The Deed then states the declaration and establishment of the Conference in the following words : And these presents farther witness, and the said JOHN WESLEY doth hereby avouch and farther declare, that the several persons hereinafter named, to wit.”- After mentioning by name one hundred of the Preachers, it farther states that these “Being Preachers and expounders of God's holy word, under the care of, and in connexion with, the said John WESLEY, HAVE BEEN, NOW ARE, and do, on the day of the date hereof, constitute the members of the said Conference, according to the true intent and meaning of the said several gifts and conveyances, wherein the words, Conference of the people called Methodists' are mentioned and contained. And that the said several persons before named, and their successors for ever, to be chosen as hereinafter mentioned, are, and shall for ever be construed, taken, and be, the Conference of the people called Methodists. Nevertheless, upon the terms and subject to the regulations hereinafter prescribed ; that is to say,

First. That the members of the said Conference, and their successors for the time being for ever, shall assemble once in every year, at London, Bristol, or Leeds, (except as after mentioned,) for the purposes aforesaid ; and the time and place of holding every subsequent Conference shall be appointed at the preceding one, save that the next Conference after the date hereof shall be holden at Leeds, in Yorkshire, the last Tuesday in July next.

" Second. The act of the majority in number of the Conference assembled as aforesaid, shall be had, taken, and be the act of the whole Conference, to all intents, purposes, and constructions whatsoever.

Third. That, after the Conference shall be assembled as aforesaid, they shall first proceed to fill up all the vacancies occasioned by death or absence, as after mentioned.

- Fourth. No act of the Conference, assembled as aforesaid, shall be had, taken, or be the act of the Conference, until forty of the members thereof are assembled, unless reduced under that number by death, since the prior Conference, or by absence as after-mentioned ; nor until all the vacancies occasioned by death or absence shall be filled up by the election of new members of the Conference, so as to make up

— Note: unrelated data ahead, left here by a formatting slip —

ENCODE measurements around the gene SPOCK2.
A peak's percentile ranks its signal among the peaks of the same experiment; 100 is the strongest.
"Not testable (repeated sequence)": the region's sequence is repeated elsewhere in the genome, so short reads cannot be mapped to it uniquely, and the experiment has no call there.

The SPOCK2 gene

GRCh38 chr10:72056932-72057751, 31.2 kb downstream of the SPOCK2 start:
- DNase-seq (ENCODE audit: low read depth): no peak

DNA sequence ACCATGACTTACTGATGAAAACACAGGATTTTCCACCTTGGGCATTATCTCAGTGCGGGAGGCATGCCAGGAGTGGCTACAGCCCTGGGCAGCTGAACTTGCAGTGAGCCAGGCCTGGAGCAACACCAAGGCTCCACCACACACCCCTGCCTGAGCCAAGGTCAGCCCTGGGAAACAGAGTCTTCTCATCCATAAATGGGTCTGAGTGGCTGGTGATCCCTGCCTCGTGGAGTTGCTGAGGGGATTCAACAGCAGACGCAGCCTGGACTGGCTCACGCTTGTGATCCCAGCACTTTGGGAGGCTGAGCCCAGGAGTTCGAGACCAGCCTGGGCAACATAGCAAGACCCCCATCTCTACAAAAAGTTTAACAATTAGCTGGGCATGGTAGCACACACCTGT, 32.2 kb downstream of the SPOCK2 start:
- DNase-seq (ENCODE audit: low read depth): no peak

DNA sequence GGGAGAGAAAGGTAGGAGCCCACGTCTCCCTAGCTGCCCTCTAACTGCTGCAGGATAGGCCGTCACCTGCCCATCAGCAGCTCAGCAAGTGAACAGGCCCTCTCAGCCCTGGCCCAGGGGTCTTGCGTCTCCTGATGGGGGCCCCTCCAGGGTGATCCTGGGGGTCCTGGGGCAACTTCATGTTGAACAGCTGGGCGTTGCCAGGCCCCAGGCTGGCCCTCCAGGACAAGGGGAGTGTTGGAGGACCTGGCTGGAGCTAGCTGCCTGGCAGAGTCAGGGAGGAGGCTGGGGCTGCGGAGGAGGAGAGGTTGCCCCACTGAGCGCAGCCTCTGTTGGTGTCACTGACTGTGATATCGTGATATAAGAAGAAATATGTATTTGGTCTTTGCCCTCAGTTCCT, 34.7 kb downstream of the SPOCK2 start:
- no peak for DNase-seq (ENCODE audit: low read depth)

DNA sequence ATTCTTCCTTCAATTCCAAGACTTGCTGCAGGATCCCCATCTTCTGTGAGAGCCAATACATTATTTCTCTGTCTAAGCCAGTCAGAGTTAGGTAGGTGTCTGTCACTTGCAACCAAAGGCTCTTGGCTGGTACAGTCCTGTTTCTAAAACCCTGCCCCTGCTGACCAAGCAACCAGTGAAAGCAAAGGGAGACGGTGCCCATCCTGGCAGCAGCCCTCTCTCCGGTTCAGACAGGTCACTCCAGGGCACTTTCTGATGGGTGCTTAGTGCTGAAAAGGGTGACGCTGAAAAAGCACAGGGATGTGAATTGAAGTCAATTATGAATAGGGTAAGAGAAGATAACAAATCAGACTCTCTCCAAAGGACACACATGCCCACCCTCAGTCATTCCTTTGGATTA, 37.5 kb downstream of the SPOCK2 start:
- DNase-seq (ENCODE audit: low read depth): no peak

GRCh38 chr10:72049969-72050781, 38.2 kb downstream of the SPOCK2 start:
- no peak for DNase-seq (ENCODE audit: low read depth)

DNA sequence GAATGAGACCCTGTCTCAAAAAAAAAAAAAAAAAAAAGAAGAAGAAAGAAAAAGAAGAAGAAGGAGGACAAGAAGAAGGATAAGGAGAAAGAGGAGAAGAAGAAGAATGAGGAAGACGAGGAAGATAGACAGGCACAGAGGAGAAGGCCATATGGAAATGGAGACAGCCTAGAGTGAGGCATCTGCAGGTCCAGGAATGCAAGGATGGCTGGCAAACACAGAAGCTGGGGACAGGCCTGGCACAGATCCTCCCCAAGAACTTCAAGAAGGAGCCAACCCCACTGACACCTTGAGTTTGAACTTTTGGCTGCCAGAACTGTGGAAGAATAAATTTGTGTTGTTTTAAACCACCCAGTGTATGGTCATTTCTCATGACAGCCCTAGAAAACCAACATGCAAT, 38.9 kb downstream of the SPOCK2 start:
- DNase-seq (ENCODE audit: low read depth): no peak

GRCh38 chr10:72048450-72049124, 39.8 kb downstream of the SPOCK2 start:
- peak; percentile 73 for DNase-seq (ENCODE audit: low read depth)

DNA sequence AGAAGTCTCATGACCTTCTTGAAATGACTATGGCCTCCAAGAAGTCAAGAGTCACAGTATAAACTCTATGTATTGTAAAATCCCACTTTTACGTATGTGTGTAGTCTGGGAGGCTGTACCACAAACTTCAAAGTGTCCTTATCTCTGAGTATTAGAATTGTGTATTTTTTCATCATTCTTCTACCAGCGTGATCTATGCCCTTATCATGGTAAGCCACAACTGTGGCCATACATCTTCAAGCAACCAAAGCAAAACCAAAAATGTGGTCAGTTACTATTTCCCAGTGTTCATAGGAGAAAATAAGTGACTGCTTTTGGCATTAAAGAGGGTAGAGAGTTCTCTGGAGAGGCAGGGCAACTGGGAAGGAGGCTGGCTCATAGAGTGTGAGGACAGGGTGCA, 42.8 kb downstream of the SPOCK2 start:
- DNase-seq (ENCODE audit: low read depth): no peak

the number one hundred, unless there be not a sufficient number of persons, objects of such election : And, during the assembly of the Conference, there shall always be forty members present at the doing of any act, save as aforesaid, or otherwise such act shall be void.

Fifth. The duration of the yearly assembly of the Conference, shall not be less than five days, nor more than three weeks, and be concluded by the appointment of the Conference, if under twenty-one days; or otherwise, the conclusion thereof shall follow, of course, at the end of the said twenty-one days, the whole of all which said time of the assembly of the Conference shall be had, taken, considered, and be the yearly Conference of the people called Methodists; and all acts of the Conference, during such yearly assembly thereof, shall be the acts of the Conference, and none others.

Sixth. Immediately after all the vacancies, occasioned by death or absence, are filled up by the election of new members as aforesaid, the Conference shall choose a President and Secretary of their assembly out of themselves, who shall continue such until the election of another President or Secretary in the next, or other subsequent Conference ; and the said President shall have the privilege and power of two members in all acts of the Conference during his Presidency, and such other powers, privileges, and authorities, as the Conference shall, from time to time, see fit to intrust into his hands.

Seventh. Any member of the Conference absenting himself from the yearly assembly thereof for two years successively, without the consent or dispensation of the Conference, and being not present on the first day of the third yearly assembly thereof, at the time and place appointed for the holding of the same, shall cease to be a member of the Conference, from and after the said first day of the said third yearly assembly thereof, to all intents and purposes, as though he was naturally dead. But the Conference shall and may dispense with, or consent to the absence of, any member from any of the said yearly assemblies, for any cause which the Conference may see fit or necessary; and such member, whose absence shall be so dispensed with, or consented to by the Conference, shall not, by such absence, cease to be a member thereof.

Eighth. The Conference shall and may expel and put out from being a member thereof, or from being in connexion therewith, or from being upon trial, any person, member of the Conference, admitted into connexion, or upon trial, for any cause which to the Conference may seem fit or necessary; and every member of the Conference, so expelled and put out, shall cease to be a member thereof, to all intents and purposes, as though he was naturally dead. And the Conference, immediately after the expulsion of any member thereof as aforesaid, shall elect another person to be a member of the Conference, in the stead of such member so expelled.

Ninth. The Conference shall and may admit into connexion with